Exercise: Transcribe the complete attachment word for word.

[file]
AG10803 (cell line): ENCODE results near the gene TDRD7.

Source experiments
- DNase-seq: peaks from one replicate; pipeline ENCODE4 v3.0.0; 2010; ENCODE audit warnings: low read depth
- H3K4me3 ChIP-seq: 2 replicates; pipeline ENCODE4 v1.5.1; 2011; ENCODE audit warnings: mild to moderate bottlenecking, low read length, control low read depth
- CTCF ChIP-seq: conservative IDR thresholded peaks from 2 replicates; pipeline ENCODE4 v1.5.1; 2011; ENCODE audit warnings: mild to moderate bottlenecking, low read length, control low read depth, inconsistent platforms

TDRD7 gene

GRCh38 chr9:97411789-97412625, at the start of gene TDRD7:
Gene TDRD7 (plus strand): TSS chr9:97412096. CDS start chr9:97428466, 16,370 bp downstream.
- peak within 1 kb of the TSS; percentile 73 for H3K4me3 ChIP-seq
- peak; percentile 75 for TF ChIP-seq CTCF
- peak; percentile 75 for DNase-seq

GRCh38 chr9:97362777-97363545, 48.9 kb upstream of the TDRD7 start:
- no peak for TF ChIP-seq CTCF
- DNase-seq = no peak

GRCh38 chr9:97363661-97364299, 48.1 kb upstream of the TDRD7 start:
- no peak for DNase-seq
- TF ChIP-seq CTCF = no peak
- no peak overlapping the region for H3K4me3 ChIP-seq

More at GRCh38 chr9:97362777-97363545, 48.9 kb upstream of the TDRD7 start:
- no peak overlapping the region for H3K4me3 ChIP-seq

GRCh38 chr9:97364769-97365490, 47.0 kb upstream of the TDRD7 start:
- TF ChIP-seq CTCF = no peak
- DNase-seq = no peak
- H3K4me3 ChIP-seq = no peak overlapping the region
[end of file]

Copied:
AG10803 (cell line): ENCODE results near the gene TDRD7.

Source experiments
- DNase-seq: peaks from one replicate; pipeline ENCODE4 v3.0.0; 2010; ENCODE audit warnings: low read depth
- H3K4me3 ChIP-seq: 2 replicates; pipeline ENCODE4 v1.5.1; 2011; ENCODE audit warnings: mild to moderate bottlenecking, low read length, control low read depth
- CTCF ChIP-seq: conservative IDR thresholded peaks from 2 replicates; pipeline ENCODE4 v1.5.1; 2011; ENCODE audit warnings: mild to moderate bottlenecking, low read length, control low read depth, inconsistent platforms

TDRD7 gene

GRCh38 chr9:97411789-97412625, at the start of gene TDRD7:
Gene TDRD7 (plus strand): TSS chr9:97412096. CDS start chr9:97428466, 16,370 bp downstream.
- peak within 1 kb of the TSS; percentile 73 for H3K4me3 ChIP-seq
- peak; percentile 75 for TF ChIP-seq CTCF
- peak; percentile 75 for DNase-seq

GRCh38 chr9:97362777-97363545, 48.9 kb upstream of the TDRD7 start:
- no peak for TF ChIP-seq CTCF
- DNase-seq = no peak

GRCh38 chr9:97363661-97364299, 48.1 kb upstream of the TDRD7 start:
- no peak for DNase-seq
- TF ChIP-seq CTCF = no peak
- no peak overlapping the region for H3K4me3 ChIP-seq

More at GRCh38 chr9:97362777-97363545, 48.9 kb upstream of the TDRD7 start:
- no peak overlapping the region for H3K4me3 ChIP-seq

GRCh38 chr9:97364769-97365490, 47.0 kb upstream of the TDRD7 start:
- TF ChIP-seq CTCF = no peak
- DNase-seq = no peak
- H3K4me3 ChIP-seq = no peak overlapping the region